The Magic of Tibetan Buddhism
About a Lama Healer and the search of a girl from Limburg
A book about the power of spiritualaty, about insight in human behavior and how to be free from suffering.
Read the foreword by Lama Gangchen Rinpoche in English.
Toet de Best & Karin Zwaan
Paperback 250 pages
(Not yet available in English)
This book tells the wondrous life story of Toet de Best, a rebellious and curious little girl from the catholic south of Holland in the nineteen-forties. When she is nine years old, she has a near death experience. From then, huge vital questions about the meaning of life are popping up: ‘If heaven exists, what will I do there? How long will I have to stay there?’ Her search has started.
Forty years on, after a turbulent life, she meets several Tibetan lamas and finds herself in a world of deep philosophical wisdom and magical experiences. Finally she finds the answers to her questions, but she also is confronted with her demons through her contact with Buddhist teachers. One of the teachers, Lama Gangchen Rinpoche, takes her with him on a journey to Tibet and there she feels like coming home. After this experience she will not leave his side anymore and travels with him all over the world while making an inner journey to more happiness, peace and harmony.
After finishing her law studies Karin Zwaan (1964) worked for eighteen years as a journalist with a newspaper. In 2010, she left journalism with a wish to write about spirituality. The magic of Tibetan Buddhism is her debut.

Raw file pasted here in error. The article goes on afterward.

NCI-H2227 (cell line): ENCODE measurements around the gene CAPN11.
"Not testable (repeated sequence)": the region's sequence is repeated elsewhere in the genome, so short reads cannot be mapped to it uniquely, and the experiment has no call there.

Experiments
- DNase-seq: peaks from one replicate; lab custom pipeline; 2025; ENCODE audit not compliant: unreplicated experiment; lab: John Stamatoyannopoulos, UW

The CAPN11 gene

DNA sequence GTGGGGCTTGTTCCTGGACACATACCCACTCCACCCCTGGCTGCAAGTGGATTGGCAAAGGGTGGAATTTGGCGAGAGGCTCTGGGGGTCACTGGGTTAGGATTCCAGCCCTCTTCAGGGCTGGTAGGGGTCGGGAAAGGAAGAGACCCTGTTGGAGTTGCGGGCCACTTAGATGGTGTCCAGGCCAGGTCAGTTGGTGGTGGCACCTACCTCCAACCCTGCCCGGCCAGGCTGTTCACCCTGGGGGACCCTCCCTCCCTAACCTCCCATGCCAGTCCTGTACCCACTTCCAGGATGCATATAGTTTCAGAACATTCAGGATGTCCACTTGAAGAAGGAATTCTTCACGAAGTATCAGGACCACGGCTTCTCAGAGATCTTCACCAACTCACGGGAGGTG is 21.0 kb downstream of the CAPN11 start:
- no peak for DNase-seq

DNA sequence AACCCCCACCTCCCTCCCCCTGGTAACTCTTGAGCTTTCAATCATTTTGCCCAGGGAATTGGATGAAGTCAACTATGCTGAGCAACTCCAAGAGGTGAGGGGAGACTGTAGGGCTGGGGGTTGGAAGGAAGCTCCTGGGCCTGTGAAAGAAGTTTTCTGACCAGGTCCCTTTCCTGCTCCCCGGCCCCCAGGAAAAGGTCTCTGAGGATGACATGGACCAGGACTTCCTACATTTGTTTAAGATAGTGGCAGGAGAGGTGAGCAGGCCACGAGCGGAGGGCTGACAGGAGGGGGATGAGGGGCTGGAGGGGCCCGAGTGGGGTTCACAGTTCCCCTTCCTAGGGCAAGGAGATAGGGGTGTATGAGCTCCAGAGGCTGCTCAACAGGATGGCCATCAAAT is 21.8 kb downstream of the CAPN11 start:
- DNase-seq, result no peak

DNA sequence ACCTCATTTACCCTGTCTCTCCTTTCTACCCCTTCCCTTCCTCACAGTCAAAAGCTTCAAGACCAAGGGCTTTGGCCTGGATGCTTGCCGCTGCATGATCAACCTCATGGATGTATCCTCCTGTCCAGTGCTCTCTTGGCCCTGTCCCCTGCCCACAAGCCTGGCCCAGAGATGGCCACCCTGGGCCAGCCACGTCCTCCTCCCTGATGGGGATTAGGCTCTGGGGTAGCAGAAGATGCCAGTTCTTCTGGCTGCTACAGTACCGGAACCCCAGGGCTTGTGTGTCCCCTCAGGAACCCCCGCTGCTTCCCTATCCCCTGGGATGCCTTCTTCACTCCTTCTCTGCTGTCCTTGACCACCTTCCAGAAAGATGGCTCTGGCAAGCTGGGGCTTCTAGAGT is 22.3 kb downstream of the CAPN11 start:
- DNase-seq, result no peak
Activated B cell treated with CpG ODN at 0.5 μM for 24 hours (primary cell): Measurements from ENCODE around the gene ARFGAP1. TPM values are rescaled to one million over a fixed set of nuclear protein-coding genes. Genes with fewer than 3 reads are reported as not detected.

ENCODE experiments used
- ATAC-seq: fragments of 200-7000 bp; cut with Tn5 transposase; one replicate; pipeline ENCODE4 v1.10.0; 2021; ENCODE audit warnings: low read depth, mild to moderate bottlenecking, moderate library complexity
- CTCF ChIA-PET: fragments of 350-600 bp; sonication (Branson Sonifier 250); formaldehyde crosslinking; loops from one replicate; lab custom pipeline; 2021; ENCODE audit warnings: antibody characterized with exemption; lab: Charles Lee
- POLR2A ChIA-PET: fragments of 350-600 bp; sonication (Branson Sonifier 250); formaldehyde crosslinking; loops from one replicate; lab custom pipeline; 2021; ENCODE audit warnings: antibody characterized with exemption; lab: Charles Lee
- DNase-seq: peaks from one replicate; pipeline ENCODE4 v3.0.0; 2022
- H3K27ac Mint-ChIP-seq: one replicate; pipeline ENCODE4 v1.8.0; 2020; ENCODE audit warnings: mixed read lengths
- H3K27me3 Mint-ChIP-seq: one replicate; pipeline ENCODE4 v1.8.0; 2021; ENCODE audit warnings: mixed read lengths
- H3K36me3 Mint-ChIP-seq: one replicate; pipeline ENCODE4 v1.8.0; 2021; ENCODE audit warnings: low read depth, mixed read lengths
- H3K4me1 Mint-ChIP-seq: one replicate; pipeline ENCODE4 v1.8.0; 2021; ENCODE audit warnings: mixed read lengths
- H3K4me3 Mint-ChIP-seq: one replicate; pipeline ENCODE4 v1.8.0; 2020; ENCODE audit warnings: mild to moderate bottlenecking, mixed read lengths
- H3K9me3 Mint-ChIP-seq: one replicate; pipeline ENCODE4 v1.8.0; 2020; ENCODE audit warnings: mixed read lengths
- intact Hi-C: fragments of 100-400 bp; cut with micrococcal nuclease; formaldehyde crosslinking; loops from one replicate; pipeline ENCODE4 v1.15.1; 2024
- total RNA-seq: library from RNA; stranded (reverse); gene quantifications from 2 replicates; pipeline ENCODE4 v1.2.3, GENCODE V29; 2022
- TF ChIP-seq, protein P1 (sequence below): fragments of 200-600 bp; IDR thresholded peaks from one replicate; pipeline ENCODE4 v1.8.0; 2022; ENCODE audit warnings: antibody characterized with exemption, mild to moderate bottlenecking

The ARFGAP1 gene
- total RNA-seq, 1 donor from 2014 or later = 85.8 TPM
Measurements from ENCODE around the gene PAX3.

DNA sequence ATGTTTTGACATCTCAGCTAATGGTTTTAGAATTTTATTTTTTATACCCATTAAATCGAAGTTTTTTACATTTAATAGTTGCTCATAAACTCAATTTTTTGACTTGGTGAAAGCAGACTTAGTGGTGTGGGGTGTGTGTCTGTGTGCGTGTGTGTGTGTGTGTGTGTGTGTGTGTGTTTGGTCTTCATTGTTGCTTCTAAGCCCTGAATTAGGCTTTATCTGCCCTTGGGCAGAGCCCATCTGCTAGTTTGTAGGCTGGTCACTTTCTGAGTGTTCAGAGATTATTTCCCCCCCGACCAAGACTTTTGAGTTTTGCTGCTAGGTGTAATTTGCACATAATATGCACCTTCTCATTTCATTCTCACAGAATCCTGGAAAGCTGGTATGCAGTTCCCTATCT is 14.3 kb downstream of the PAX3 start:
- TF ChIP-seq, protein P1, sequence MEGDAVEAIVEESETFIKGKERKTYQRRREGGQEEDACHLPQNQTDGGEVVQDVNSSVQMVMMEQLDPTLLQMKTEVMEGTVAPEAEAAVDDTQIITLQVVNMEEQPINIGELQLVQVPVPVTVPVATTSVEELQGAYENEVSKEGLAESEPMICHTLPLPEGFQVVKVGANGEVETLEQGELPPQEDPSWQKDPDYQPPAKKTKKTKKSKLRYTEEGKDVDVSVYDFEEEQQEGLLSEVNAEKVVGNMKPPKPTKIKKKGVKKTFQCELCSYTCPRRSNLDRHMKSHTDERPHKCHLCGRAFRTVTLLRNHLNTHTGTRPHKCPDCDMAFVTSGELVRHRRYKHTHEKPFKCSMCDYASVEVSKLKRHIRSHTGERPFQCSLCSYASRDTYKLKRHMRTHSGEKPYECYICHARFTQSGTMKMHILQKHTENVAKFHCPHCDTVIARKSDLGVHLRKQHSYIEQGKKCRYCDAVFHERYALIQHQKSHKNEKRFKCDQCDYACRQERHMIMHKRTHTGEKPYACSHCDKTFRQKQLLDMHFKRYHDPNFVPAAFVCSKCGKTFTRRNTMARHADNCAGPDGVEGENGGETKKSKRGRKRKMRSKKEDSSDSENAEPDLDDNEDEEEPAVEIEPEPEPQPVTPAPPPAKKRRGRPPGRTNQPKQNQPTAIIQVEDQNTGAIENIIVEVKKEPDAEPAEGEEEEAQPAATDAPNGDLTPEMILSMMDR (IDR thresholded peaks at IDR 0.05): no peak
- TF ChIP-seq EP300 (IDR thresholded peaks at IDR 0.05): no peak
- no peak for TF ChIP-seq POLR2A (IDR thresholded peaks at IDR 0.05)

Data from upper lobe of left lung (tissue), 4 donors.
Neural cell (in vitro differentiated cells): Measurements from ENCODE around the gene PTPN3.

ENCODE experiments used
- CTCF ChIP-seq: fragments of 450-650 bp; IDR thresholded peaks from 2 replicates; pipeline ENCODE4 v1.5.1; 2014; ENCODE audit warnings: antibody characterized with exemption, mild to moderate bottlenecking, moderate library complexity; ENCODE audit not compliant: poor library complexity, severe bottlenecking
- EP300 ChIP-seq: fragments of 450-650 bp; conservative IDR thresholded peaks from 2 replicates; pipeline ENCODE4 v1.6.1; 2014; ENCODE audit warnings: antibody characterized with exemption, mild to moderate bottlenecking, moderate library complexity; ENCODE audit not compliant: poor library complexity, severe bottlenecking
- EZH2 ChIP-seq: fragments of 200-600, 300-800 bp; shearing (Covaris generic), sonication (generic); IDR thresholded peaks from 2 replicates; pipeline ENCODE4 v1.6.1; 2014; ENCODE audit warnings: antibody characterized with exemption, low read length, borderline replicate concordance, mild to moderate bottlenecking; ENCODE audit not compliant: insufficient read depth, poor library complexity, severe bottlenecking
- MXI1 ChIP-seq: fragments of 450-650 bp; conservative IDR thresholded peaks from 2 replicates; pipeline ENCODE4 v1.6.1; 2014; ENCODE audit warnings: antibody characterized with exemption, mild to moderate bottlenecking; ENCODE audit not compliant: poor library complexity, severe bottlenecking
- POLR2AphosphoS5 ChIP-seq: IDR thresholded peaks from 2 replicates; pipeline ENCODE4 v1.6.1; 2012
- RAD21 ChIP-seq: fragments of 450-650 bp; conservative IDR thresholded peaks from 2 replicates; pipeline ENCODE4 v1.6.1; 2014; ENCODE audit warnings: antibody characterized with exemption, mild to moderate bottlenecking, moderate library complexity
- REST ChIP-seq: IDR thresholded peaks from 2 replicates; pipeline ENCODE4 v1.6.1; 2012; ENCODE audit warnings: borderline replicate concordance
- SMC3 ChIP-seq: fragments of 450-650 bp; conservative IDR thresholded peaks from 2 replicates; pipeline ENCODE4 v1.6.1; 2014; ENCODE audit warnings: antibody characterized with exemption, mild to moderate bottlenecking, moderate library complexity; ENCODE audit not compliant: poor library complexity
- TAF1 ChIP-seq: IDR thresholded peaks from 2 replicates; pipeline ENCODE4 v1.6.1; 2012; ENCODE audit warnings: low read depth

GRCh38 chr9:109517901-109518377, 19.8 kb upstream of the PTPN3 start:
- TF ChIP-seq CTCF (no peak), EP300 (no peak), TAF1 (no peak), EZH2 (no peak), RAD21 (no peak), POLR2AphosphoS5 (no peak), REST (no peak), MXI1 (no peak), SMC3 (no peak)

Toet de Best (1942) spent the last 25 years serving Lama Gangchen Rinpoche. She is the chairwoman of the Dutch department of his organisation and she organises workshops with Lama Gangchen, Lama Michel and Lama Caroline in the Netherlands.
The magic of Tibetan Buddhism is written in 21 chapters. Each chapter starts with a verse of the Twenty-one Taras, a song of praise for the 21 emanations of Tara, a female Buddha. Yangchenma is one among these 21. In Tibet, but also elsewhere, this prayer is very popular and is recited frequently during special occasions.
The idea to use this verse as a red thread throughout the book came to Karin when she considered the many different qualities and emanations that she saw in Toet. During her life she had been a smart exploring girl, a naughty child, a rebellious student, a bartender, a shopkeeper, somebody’s wife, a single mum, a human resource manager, a translator for Lama Gangchen, a chairwoman, a cook and so on.